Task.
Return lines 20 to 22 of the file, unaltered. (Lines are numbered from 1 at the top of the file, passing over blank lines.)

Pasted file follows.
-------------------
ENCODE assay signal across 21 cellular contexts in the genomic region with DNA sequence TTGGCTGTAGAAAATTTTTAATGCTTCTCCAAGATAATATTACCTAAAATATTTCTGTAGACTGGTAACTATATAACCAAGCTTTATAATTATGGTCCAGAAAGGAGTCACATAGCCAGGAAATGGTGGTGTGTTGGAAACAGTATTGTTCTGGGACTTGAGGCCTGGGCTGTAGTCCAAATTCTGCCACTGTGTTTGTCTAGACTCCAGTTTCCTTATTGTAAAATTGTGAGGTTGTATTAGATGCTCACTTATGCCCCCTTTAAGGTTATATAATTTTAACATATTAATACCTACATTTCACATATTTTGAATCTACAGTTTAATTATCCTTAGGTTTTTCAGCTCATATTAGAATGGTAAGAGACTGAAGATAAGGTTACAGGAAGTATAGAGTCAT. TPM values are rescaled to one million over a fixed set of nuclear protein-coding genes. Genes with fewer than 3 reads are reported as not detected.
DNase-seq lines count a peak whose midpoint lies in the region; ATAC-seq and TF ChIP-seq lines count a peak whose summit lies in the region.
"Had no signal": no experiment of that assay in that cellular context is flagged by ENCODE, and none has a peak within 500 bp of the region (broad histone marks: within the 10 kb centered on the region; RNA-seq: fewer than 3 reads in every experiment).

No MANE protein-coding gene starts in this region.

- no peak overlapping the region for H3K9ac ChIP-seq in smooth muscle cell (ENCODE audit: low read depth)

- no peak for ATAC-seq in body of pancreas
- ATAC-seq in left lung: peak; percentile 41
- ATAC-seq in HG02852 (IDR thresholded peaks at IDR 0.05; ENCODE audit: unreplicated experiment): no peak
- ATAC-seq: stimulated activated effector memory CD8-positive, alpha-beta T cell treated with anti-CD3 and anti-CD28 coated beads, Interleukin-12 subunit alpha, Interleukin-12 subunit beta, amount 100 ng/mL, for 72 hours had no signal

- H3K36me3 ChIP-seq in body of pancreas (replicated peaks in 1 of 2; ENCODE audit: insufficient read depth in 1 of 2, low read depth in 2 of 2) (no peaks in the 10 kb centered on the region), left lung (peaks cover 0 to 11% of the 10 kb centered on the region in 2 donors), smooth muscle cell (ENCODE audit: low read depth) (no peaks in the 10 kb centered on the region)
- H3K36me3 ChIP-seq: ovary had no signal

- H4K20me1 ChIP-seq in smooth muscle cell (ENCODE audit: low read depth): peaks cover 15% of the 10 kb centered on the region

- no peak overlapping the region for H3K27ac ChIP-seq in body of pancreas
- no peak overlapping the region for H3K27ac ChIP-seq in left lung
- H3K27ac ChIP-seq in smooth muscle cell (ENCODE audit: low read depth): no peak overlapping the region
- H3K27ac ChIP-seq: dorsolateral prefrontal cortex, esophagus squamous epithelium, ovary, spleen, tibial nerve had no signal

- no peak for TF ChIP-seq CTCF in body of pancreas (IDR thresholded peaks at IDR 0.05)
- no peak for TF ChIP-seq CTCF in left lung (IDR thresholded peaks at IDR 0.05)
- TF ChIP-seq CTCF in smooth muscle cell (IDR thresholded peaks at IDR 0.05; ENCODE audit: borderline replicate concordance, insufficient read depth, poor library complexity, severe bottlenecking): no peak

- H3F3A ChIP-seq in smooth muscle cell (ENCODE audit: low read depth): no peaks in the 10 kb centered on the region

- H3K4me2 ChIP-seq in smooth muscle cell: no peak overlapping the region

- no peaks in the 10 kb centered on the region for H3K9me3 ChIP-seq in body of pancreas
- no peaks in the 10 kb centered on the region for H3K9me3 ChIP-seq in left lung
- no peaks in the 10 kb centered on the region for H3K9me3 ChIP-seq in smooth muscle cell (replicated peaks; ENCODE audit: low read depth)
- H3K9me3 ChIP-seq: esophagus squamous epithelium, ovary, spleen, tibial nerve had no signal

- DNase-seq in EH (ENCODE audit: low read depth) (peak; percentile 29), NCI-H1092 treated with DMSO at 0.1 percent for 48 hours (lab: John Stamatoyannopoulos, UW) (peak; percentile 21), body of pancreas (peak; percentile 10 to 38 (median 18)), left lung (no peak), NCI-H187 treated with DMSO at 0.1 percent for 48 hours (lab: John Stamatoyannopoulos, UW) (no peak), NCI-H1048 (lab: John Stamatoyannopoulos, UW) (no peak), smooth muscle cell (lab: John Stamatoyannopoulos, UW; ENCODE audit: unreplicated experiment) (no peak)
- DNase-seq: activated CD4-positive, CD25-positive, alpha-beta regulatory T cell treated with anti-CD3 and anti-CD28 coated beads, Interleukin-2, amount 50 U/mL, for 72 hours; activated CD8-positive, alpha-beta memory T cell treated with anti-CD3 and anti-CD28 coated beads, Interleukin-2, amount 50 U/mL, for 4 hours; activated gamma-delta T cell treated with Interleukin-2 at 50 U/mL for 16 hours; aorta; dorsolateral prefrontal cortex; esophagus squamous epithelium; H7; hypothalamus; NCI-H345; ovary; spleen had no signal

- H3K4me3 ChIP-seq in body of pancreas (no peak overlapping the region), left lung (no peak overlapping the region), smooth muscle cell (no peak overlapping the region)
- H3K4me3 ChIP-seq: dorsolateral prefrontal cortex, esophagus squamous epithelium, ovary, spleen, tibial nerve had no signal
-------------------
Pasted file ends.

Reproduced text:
- H3F3A ChIP-seq in smooth muscle cell (ENCODE audit: low read depth): no peaks in the 10 kb centered on the region

- H3K4me2 ChIP-seq in smooth muscle cell: no peak overlapping the region

- no peaks in the 10 kb centered on the region for H3K9me3 ChIP-seq in body of pancreas